The Washington Postleads with a few new details about the mysterious Israeli airstrike in Syria on Sept. 6, revealing that the Israeli government told the Bush administration this summer about the presence of North Korean nuclear experts in Syria. It seems the United States confirmed some of the Israeli intelligence before the bombing, which targeted a "suspected nuclear site set up in apparent collaboration with North Korea" and was carried out in extreme secrecy in the middle of the night. The New York Timesand Los Angeles Timeslead with federal prosecutors charging disgraced Democratic fund-raiser Norman Hsu with defrauding investors out of millions of dollars in a massive Ponzi scheme and violating campaign-finance laws by pressuring them to donate to several politicians and even offering to reimburse some of the contributions.
USA Todayleads with news that 20 of the 25 major tribes in Diyala have signed agreements with U.S. and Iraqi troops. In some ways these agreements are seen as more important than they were in the much-touted case of Anbar province because Diyala is a mixed community and the tribes that signed on are not only Sunni, but also Shiite and Kurdish. The Wall Street Journal leads its world-wide newsbox with the Senate's rejection of a bill that would have cut off funding for combat operations in Iraq by June. The paper also notes the Congressional Budget Office said that keeping a peace-keeping presence in Iraq would cost between $10 billion and $25 billion a year.
The one thing that is clear about the bombing in Syria is that very few people seem to know all the details. All this secrecy means that "a daring and apparently successful attack to eliminate a potential nuclear threat has been shrouded in mystery," says the Post. Some are skeptical and note that although Syria has been interested in chemical and biological weapons, it has never crossed the line into nuclear. It's also not clear why North Korea would risk compromising the ongoing talks. The Post had previously cited claims the attacks were linked to the arrival of a North Korean ship, but today the paper emphasizes that the "ship's role remains obscure" and there's disagreement about what it was carrying.
While Bush refused to comment on the raid, the NYT notes former Prime Minister Benjamin Netanyahu "became the first public figure in Israel to acknowledge that an attack even took place" when he mentioned it in a television interview on Wednesday, which apparently angered members of the Israeli government.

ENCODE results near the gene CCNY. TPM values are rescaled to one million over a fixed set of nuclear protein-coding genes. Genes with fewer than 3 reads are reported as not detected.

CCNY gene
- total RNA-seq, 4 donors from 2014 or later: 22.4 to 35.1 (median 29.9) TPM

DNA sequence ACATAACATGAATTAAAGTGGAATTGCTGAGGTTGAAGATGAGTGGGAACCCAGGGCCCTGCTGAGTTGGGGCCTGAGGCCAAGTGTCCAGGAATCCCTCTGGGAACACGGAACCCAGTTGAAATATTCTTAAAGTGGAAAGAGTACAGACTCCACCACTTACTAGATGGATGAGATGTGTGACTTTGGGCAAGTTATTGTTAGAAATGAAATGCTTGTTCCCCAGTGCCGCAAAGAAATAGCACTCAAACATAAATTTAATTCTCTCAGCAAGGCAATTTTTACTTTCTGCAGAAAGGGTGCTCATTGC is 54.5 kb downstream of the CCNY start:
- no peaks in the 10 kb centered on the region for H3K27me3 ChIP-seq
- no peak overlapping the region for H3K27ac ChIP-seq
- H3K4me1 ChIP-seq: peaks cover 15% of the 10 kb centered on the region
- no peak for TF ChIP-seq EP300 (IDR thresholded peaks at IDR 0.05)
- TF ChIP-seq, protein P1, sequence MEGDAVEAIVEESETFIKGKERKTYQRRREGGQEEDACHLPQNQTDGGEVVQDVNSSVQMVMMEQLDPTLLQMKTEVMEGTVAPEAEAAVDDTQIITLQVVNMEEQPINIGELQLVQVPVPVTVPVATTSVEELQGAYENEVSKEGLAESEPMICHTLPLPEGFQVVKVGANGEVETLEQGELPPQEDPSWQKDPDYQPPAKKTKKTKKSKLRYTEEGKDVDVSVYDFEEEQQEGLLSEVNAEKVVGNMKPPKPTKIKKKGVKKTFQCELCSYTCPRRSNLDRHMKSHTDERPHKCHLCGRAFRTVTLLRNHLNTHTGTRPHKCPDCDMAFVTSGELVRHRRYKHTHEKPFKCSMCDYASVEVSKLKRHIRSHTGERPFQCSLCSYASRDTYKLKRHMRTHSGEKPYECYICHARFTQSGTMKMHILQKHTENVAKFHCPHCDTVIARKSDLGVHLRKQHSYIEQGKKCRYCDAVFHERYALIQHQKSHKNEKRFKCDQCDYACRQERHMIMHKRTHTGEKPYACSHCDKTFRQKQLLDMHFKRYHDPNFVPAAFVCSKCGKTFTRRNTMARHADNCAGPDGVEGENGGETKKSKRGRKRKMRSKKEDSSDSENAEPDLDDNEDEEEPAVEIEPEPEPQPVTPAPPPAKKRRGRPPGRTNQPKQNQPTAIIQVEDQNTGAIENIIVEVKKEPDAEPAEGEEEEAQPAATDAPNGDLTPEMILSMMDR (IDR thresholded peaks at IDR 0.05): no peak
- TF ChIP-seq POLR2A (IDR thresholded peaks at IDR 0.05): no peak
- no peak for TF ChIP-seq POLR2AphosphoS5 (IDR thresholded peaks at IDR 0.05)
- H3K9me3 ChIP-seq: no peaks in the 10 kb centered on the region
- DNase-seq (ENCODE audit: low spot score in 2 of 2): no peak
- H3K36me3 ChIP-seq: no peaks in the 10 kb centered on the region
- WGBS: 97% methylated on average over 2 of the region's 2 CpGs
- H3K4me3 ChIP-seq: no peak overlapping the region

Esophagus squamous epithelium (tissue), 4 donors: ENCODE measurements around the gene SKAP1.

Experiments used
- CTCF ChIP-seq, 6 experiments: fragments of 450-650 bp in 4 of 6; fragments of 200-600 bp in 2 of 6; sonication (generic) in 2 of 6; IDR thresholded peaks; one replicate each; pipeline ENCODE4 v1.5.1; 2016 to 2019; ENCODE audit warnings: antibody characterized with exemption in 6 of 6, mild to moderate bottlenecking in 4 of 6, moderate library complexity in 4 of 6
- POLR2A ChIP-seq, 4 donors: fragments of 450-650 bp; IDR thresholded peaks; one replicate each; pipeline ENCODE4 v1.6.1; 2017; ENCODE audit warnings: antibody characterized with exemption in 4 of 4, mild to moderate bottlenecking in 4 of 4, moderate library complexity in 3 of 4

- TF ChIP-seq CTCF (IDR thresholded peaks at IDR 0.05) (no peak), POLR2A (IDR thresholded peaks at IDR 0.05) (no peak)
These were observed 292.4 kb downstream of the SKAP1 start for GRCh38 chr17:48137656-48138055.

The U.S. attorney in Manhattan unsealed a three-count complaint against Hsu, who is charged with mail fraud, wire fraud, and violating federal election laws. The LAT notes the case "came together with surprising speed." This may have been at least partly because of Hsu's confession that he made "phony" investment deals and warned investors they would be cut out of future deals if they didn't contribute to political campaigns. Prosecutors were quick to emphasize that Hsu's scheme, which defrauded people across the country out of at least $60 million, wasn't created to fund campaign contributions, but he used his cachet in the political world to gain more investors. As is common in these types of schemes, investors kept on giving money to Hsu because in the beginning they received the promised returns.
USAT notes that the second-ranking U.S. commander in Iraq said suicide attacks and car bombings in Baghdad are at the lowest level in a year, although he "cited few specific numbers to back up his report." Meanwhile, the Post fronts an interesting look at the real estate market in Baghdad, noting most have to sell their houses for much less than they were worth only a few years ago. Housing prices skyrocketed after the invasion but "right now the only people in Baghdad are the ones who can't afford to go somewhere else," a real estate agent said. And, in another troubling sign of how poor the living conditions are in Iraq's capital, the NYT reefers news that cholera appears to have reached Baghdad.
The NYT got its hands on the Iraqi Ministry of Interior's report of Sunday's shootout involving Blackwater, which concludes that foreign security companies should be replaced by Iraqi firms. The ministry says Blackwater guards began shooting without provocation and the "company is considered 100 percent guilty through this investigation." The Interior Ministry also said private security companies shouldn't have immunity from the law and that Blackwater should pay compensation to the families of the victims. American officials were quick to emphasize that no conclusions should be reached until they release their own analysis.
All the papers front yesterday's protest in Jena, La., where tens of thousands of people descended on the 3,000-person town to protest the unfair prosecution of six black teenagers who beat up a white schoolmate. Everyone notes the march was reminiscent of the civil rights era and brought people from many parts of the country that have been following the case for months on the Internet and talk radio. USAT emphasizes that the one member of the "Jena six" who had a trial may be released soon.
While senators can't seem to agree on anything about Iraq, they did manage to approve a resolution denouncing the anti-war group MoveOn.org for an ad published in the NYT that questioned the credibility of Gen. David Petraeus. The Post fronts a look at how MoveOn might have alienated a significant base of support by angering Democrats who claim the group gave Republicans an easy way to change the subject. Some think the controversy, and especially Bush's condemnation of the ad, will only help the group raise more money, but the LAT notes that many in Hollywood are questioning the move. "We just handed the Republicans a gift. It's like MoveOn has become tone-deaf," a "Hollywod insider" said.